Dexamethasone for the prophylaxis of radiation-induced pain flare after palliative radiotherapy for bone metastases—a pilot study
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To investigate the efficacy of dexamethasone as a prophylactic adjuvant analgesic to decrease pain flare and to assess its safety and tolerance of dexamethasone.
Materials and methods
Patients treated with a single 8 Gy for bone metastases took 8 mg dexamethasone before the radiation treatment. The Brief Pain Inventory was administered at baseline and then daily for 10 days after radiation. Pain flare was defined as a two-point increase in the worst pain or a 25% increase in the analgesic intake when compared with the baseline.
Thirty-three patients (23 males, 10 females) had complete follow-up data. Their median age was 73 years old. Ten patients had progressive worsening pain during the entire 10-day follow-up. A total of eight patients (24%; 95% CI, 10–39%) experienced pain flare during the 10-day follow-up. Two patients had a 1-day pain flare on day 3. Three patients had a 1-day pain flare on day 7. Three other patients had a prolonged pain flare: one had a 3-day pain flare on days 2–4, one had a 3-day pain flare on days 4–6, and the other, a 6-day pain flare on days 3–8. The half-life of dexamethasone is 36–54 h. Only one patient (3%) experienced pain flare in the first 2 days of follow-up with the action of dexamethasone. Dexamethasone was well tolerated.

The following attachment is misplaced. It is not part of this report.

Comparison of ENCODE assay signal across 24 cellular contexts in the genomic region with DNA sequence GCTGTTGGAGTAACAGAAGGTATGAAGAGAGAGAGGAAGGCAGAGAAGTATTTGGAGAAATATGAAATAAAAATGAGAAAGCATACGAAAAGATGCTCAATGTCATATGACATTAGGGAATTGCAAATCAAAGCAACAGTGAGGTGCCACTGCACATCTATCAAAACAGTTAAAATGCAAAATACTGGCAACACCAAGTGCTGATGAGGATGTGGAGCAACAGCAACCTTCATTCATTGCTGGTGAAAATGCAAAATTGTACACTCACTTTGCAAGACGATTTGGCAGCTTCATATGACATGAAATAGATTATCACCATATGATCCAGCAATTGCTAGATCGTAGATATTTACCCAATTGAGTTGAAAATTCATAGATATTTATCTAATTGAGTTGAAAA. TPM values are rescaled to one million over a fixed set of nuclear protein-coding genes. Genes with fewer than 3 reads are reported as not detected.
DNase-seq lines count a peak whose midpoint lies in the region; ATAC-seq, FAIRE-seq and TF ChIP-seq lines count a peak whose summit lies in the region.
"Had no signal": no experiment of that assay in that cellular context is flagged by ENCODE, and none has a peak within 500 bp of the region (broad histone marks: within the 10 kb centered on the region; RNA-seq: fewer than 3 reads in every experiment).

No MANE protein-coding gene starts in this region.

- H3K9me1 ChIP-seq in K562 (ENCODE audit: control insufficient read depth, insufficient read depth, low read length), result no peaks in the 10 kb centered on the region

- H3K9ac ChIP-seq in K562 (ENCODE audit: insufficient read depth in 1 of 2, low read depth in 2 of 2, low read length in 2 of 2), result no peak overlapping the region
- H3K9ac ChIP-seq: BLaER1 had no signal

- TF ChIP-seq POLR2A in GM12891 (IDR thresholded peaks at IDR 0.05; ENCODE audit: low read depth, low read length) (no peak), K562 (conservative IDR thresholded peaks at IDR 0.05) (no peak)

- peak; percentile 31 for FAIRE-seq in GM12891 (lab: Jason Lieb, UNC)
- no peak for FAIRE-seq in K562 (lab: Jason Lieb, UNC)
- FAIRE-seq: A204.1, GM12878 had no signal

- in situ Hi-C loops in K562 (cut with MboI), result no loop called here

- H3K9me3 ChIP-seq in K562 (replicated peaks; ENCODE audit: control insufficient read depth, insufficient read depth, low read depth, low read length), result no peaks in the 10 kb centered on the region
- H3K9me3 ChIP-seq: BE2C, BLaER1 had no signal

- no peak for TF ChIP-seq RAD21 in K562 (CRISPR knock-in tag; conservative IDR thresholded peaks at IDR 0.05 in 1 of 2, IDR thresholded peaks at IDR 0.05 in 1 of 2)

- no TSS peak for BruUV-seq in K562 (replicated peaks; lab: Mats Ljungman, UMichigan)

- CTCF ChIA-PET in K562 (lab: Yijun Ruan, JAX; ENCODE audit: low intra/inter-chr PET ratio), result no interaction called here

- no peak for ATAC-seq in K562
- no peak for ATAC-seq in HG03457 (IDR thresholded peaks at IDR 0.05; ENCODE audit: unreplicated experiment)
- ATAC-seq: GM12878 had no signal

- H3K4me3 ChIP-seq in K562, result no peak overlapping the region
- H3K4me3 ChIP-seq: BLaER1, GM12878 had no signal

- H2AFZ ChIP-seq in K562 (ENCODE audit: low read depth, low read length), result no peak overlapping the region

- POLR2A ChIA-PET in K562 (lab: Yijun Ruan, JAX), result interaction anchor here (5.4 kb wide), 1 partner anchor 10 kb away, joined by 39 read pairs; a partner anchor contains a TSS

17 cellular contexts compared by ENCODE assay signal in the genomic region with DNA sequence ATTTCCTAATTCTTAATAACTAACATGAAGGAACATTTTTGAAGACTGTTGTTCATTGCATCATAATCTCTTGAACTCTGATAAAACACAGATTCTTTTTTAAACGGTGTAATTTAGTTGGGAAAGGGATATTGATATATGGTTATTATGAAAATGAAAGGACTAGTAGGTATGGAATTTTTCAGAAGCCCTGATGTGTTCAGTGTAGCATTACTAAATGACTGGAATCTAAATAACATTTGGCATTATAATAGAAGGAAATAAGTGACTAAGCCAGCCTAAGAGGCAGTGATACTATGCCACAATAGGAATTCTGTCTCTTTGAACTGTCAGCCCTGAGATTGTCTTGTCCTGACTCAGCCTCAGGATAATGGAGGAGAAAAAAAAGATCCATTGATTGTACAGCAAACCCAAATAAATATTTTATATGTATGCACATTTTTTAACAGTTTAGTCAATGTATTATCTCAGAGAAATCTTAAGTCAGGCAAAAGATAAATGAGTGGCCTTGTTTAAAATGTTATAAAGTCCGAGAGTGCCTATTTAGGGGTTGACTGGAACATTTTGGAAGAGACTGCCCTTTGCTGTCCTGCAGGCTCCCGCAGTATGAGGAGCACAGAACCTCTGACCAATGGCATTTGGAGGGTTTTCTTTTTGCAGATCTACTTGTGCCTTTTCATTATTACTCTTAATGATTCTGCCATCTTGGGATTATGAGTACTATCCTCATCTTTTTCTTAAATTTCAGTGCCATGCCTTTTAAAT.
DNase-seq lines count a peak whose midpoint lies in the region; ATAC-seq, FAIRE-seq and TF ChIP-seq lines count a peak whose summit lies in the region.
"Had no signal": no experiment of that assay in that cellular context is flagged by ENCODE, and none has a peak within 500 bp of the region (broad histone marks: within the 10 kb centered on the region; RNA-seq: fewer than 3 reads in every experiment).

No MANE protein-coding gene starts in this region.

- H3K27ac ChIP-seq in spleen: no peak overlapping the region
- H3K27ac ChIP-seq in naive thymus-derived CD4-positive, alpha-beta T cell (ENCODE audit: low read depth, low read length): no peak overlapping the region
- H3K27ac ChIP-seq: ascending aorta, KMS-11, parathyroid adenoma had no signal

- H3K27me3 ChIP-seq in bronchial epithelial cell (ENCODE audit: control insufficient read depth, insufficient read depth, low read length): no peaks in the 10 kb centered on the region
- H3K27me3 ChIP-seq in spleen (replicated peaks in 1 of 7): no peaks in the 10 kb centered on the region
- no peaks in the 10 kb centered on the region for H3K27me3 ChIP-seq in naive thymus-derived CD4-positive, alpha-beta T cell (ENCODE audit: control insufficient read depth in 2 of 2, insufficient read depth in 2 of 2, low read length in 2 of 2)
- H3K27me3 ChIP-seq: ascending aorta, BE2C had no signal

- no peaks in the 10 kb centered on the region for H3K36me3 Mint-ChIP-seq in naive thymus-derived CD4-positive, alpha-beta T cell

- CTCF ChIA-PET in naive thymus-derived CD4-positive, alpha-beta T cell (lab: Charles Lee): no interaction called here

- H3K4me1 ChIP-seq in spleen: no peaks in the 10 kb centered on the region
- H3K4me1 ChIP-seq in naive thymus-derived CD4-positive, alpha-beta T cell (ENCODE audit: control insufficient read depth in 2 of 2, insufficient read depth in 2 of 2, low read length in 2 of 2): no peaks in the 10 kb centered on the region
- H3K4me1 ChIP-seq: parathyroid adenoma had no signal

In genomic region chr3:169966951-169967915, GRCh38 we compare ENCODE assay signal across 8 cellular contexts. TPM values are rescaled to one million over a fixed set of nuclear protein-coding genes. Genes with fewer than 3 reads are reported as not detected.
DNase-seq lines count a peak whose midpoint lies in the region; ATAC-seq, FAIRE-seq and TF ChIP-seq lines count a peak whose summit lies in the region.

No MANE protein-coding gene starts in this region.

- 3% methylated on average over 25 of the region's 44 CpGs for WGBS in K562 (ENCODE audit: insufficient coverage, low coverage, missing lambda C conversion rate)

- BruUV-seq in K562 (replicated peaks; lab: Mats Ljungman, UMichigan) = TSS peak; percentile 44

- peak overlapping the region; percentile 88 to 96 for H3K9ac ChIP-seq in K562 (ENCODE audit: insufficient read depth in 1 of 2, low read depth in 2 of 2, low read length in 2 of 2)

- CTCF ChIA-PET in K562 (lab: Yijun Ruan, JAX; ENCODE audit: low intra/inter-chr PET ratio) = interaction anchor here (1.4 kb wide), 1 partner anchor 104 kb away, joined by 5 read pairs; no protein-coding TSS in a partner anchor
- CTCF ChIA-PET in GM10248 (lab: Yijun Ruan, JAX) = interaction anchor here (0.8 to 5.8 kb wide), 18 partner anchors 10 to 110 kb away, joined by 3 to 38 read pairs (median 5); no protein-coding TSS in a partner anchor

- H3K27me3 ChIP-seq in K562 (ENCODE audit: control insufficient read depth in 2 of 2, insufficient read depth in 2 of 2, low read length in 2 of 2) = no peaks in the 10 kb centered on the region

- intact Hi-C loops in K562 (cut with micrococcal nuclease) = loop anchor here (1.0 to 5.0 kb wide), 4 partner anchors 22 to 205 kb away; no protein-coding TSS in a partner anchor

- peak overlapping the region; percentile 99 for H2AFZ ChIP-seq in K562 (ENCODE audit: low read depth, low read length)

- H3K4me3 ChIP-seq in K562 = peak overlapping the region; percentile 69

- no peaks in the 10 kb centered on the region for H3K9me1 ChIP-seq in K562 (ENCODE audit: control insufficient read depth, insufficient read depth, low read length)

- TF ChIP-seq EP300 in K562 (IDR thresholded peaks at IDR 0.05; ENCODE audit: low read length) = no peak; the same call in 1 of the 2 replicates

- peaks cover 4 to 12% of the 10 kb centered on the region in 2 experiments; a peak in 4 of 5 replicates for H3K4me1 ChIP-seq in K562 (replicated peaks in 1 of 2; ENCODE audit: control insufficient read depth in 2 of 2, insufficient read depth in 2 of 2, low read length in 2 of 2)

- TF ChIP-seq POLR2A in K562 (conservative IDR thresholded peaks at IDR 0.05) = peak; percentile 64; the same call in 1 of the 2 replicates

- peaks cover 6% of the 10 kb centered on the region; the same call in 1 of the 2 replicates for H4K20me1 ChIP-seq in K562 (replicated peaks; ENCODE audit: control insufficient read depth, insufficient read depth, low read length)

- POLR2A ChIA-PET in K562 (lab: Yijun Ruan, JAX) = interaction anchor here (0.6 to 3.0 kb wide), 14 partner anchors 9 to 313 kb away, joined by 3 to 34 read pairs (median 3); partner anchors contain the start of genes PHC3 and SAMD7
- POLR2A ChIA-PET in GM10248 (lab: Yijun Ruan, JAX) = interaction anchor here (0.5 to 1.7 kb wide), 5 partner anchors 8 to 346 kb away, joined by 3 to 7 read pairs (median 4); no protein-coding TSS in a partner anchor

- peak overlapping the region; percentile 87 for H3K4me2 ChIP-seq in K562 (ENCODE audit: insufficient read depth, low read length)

Dexamethasone might be effective in the prophylaxis of radiation-induced pain flare after palliative radiotherapy for bone metastases. Randomized trials are required to confirm the finding.
KeywordsDexamethasone Pain flare Bone metastases Palliative radiotherapy
We thank the staff and the students in the accrual. This study was supported by Michael and Karen Goldstein Cancer Research Fund. Drs. Chow and Loblaw were the co-PIs of this study.
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